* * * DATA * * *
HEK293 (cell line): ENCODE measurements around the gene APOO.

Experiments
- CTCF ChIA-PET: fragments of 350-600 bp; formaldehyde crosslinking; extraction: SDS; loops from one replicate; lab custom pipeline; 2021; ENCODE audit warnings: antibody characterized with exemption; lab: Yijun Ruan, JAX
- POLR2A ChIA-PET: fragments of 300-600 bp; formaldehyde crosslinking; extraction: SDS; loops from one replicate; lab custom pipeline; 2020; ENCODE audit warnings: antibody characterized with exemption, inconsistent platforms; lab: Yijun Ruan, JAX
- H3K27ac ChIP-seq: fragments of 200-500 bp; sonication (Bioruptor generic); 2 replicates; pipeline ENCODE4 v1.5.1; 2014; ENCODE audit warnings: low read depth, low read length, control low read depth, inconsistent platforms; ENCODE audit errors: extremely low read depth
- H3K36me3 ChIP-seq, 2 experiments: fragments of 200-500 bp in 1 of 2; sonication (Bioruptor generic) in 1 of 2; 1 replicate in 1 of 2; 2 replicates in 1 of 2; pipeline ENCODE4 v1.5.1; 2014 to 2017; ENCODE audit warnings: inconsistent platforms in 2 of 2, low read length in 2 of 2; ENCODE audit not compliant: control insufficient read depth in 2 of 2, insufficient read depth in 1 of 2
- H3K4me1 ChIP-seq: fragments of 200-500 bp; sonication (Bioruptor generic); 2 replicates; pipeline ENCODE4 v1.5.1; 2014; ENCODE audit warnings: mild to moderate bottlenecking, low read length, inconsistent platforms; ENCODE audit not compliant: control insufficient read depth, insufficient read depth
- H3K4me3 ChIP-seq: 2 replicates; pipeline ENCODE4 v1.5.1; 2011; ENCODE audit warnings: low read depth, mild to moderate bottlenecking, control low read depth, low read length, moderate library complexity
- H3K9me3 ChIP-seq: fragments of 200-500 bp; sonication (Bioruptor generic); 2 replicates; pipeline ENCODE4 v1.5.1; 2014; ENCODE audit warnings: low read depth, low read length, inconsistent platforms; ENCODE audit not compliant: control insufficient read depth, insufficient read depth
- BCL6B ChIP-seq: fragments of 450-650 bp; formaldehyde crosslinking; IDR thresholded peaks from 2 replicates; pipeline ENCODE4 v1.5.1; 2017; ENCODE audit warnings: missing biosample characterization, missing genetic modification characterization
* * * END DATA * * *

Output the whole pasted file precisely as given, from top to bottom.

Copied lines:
HEK293 (cell line): ENCODE measurements around the gene APOO.

Experiments
- CTCF ChIA-PET: fragments of 350-600 bp; formaldehyde crosslinking; extraction: SDS; loops from one replicate; lab custom pipeline; 2021; ENCODE audit warnings: antibody characterized with exemption; lab: Yijun Ruan, JAX
- POLR2A ChIA-PET: fragments of 300-600 bp; formaldehyde crosslinking; extraction: SDS; loops from one replicate; lab custom pipeline; 2020; ENCODE audit warnings: antibody characterized with exemption, inconsistent platforms; lab: Yijun Ruan, JAX
- H3K27ac ChIP-seq: fragments of 200-500 bp; sonication (Bioruptor generic); 2 replicates; pipeline ENCODE4 v1.5.1; 2014; ENCODE audit warnings: low read depth, low read length, control low read depth, inconsistent platforms; ENCODE audit errors: extremely low read depth
- H3K36me3 ChIP-seq, 2 experiments: fragments of 200-500 bp in 1 of 2; sonication (Bioruptor generic) in 1 of 2; 1 replicate in 1 of 2; 2 replicates in 1 of 2; pipeline ENCODE4 v1.5.1; 2014 to 2017; ENCODE audit warnings: inconsistent platforms in 2 of 2, low read length in 2 of 2; ENCODE audit not compliant: control insufficient read depth in 2 of 2, insufficient read depth in 1 of 2
- H3K4me1 ChIP-seq: fragments of 200-500 bp; sonication (Bioruptor generic); 2 replicates; pipeline ENCODE4 v1.5.1; 2014; ENCODE audit warnings: mild to moderate bottlenecking, low read length, inconsistent platforms; ENCODE audit not compliant: control insufficient read depth, insufficient read depth
- H3K4me3 ChIP-seq: 2 replicates; pipeline ENCODE4 v1.5.1; 2011; ENCODE audit warnings: low read depth, mild to moderate bottlenecking, control low read depth, low read length, moderate library complexity
- H3K9me3 ChIP-seq: fragments of 200-500 bp; sonication (Bioruptor generic); 2 replicates; pipeline ENCODE4 v1.5.1; 2014; ENCODE audit warnings: low read depth, low read length, inconsistent platforms; ENCODE audit not compliant: control insufficient read depth, insufficient read depth
- BCL6B ChIP-seq: fragments of 450-650 bp; formaldehyde crosslinking; IDR thresholded peaks from 2 replicates; pipeline ENCODE4 v1.5.1; 2017; ENCODE audit warnings: missing biosample characterization, missing genetic modification characterization